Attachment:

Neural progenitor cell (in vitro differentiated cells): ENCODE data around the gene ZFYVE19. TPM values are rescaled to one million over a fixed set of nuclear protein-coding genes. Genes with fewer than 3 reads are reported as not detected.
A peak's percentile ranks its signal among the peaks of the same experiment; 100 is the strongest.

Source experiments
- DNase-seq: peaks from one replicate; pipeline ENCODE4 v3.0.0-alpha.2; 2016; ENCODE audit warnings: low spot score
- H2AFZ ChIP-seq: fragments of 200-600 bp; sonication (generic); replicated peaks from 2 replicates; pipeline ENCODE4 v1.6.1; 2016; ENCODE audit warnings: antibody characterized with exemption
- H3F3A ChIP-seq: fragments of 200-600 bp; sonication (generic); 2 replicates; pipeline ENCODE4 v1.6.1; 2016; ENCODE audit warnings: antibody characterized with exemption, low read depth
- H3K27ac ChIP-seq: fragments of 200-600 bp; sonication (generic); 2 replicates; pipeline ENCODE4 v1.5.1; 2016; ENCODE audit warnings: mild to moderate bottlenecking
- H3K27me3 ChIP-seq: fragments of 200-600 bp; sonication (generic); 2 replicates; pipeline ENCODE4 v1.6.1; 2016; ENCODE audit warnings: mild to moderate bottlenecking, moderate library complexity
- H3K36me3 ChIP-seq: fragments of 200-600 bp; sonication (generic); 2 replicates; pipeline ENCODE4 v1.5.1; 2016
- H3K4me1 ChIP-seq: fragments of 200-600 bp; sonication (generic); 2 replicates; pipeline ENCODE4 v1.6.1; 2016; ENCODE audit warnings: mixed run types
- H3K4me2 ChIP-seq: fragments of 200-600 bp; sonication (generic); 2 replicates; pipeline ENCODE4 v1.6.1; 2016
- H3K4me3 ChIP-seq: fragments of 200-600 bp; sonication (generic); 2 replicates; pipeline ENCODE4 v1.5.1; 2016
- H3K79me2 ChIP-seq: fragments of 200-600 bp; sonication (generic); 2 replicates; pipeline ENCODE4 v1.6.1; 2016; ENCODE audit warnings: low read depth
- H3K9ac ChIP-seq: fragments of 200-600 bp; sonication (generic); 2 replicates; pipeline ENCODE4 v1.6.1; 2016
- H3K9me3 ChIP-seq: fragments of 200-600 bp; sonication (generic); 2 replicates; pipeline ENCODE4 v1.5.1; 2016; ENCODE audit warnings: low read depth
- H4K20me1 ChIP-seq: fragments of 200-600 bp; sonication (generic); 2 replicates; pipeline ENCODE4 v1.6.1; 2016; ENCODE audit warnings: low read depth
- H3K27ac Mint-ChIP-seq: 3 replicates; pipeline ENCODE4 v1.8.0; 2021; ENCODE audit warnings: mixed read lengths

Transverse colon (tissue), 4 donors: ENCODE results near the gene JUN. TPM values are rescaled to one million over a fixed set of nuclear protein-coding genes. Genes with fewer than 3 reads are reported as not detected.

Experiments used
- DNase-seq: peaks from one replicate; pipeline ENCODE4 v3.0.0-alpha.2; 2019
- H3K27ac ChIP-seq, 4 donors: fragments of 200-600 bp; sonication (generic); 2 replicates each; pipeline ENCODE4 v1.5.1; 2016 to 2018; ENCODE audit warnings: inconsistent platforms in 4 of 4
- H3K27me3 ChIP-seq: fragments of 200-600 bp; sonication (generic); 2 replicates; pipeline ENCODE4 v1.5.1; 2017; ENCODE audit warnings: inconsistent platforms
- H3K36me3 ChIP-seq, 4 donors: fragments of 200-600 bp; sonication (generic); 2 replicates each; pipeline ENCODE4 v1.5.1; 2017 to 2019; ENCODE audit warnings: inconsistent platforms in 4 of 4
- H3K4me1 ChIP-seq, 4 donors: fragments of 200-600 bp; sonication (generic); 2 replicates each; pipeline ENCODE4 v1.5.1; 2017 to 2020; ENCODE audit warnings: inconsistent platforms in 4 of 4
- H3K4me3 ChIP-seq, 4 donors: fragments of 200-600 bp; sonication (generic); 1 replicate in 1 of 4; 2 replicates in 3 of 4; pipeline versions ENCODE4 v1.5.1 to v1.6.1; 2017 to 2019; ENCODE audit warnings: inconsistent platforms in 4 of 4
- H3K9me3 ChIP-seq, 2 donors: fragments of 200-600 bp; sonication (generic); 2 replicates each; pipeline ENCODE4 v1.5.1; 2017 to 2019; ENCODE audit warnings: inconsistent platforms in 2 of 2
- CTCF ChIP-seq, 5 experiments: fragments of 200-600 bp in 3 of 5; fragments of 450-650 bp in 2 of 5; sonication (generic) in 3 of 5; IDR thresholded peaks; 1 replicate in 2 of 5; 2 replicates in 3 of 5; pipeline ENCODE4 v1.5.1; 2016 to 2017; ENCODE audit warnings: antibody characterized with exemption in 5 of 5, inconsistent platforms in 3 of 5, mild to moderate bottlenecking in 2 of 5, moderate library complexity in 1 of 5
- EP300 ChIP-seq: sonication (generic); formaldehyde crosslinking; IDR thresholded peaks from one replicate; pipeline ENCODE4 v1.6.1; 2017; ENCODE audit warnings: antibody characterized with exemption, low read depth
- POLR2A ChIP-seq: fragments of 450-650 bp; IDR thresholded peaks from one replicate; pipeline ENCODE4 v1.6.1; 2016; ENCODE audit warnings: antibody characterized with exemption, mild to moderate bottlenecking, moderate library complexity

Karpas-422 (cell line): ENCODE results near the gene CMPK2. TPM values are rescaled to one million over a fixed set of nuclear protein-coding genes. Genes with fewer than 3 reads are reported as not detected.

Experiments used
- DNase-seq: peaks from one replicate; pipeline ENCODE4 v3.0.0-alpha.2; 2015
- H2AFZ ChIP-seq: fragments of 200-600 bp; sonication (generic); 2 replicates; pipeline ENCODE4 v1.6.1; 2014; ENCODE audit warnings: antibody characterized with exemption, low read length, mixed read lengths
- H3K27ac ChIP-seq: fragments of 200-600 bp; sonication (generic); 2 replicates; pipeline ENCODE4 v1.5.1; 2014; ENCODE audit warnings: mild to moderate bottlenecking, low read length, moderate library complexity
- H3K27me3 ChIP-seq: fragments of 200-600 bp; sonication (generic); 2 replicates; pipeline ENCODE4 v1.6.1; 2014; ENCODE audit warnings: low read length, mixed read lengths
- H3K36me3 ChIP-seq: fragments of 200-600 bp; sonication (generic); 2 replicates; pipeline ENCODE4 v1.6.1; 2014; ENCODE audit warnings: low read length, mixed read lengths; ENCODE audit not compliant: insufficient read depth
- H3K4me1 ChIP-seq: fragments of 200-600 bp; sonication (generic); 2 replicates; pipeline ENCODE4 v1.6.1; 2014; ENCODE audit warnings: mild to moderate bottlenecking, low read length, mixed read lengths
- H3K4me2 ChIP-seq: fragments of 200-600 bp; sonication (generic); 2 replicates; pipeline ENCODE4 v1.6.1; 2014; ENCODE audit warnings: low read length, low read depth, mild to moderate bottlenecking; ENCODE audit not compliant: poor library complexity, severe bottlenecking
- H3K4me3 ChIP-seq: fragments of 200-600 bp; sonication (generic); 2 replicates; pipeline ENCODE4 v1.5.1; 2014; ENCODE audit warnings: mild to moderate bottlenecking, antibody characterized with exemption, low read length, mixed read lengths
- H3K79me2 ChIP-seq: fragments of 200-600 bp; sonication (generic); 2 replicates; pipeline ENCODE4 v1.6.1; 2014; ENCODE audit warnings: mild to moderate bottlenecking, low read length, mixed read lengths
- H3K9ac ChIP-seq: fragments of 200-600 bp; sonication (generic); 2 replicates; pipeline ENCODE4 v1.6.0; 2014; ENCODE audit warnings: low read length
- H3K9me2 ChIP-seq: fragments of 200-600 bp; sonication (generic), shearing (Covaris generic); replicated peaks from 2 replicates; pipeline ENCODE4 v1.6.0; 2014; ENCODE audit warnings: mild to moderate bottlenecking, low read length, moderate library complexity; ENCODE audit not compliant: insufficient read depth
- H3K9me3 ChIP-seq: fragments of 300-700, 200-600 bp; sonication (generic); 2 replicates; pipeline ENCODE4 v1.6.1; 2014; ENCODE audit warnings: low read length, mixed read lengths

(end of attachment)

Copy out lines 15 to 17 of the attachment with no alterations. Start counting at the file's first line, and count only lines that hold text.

- H3K9me3 ChIP-seq: fragments of 200-600 bp; sonication (generic); 2 replicates; pipeline ENCODE4 v1.5.1; 2016; ENCODE audit warnings: low read depth
- H4K20me1 ChIP-seq: fragments of 200-600 bp; sonication (generic); 2 replicates; pipeline ENCODE4 v1.6.1; 2016; ENCODE audit warnings: low read depth
- H3K27ac Mint-ChIP-seq: 3 replicates; pipeline ENCODE4 v1.8.0; 2021; ENCODE audit warnings: mixed read lengths